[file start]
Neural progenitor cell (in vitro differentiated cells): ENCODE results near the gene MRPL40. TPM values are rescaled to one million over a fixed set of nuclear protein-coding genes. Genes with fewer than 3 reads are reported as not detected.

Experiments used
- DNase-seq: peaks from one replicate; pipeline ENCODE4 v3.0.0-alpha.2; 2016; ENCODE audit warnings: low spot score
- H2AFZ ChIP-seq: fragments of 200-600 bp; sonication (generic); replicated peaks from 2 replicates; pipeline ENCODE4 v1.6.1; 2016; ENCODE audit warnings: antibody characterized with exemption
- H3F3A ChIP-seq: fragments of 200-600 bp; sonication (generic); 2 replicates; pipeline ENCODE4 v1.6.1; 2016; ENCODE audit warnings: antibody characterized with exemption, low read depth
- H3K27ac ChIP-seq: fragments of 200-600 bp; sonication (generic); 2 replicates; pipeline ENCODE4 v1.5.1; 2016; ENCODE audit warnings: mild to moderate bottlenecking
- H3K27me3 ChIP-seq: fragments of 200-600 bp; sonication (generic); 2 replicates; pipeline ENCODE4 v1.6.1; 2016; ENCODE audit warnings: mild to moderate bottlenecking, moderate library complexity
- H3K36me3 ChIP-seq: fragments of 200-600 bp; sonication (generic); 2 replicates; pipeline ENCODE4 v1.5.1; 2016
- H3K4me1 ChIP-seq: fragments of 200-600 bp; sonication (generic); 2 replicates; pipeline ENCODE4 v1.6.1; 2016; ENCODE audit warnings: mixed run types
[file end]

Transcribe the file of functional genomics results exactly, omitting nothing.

Neural progenitor cell (in vitro differentiated cells): ENCODE results near the gene MRPL40. TPM values are rescaled to one million over a fixed set of nuclear protein-coding genes. Genes with fewer than 3 reads are reported as not detected.

Experiments used
- DNase-seq: peaks from one replicate; pipeline ENCODE4 v3.0.0-alpha.2; 2016; ENCODE audit warnings: low spot score
- H2AFZ ChIP-seq: fragments of 200-600 bp; sonication (generic); replicated peaks from 2 replicates; pipeline ENCODE4 v1.6.1; 2016; ENCODE audit warnings: antibody characterized with exemption
- H3F3A ChIP-seq: fragments of 200-600 bp; sonication (generic); 2 replicates; pipeline ENCODE4 v1.6.1; 2016; ENCODE audit warnings: antibody characterized with exemption, low read depth
- H3K27ac ChIP-seq: fragments of 200-600 bp; sonication (generic); 2 replicates; pipeline ENCODE4 v1.5.1; 2016; ENCODE audit warnings: mild to moderate bottlenecking
- H3K27me3 ChIP-seq: fragments of 200-600 bp; sonication (generic); 2 replicates; pipeline ENCODE4 v1.6.1; 2016; ENCODE audit warnings: mild to moderate bottlenecking, moderate library complexity
- H3K36me3 ChIP-seq: fragments of 200-600 bp; sonication (generic); 2 replicates; pipeline ENCODE4 v1.5.1; 2016
- H3K4me1 ChIP-seq: fragments of 200-600 bp; sonication (generic); 2 replicates; pipeline ENCODE4 v1.6.1; 2016; ENCODE audit warnings: mixed run types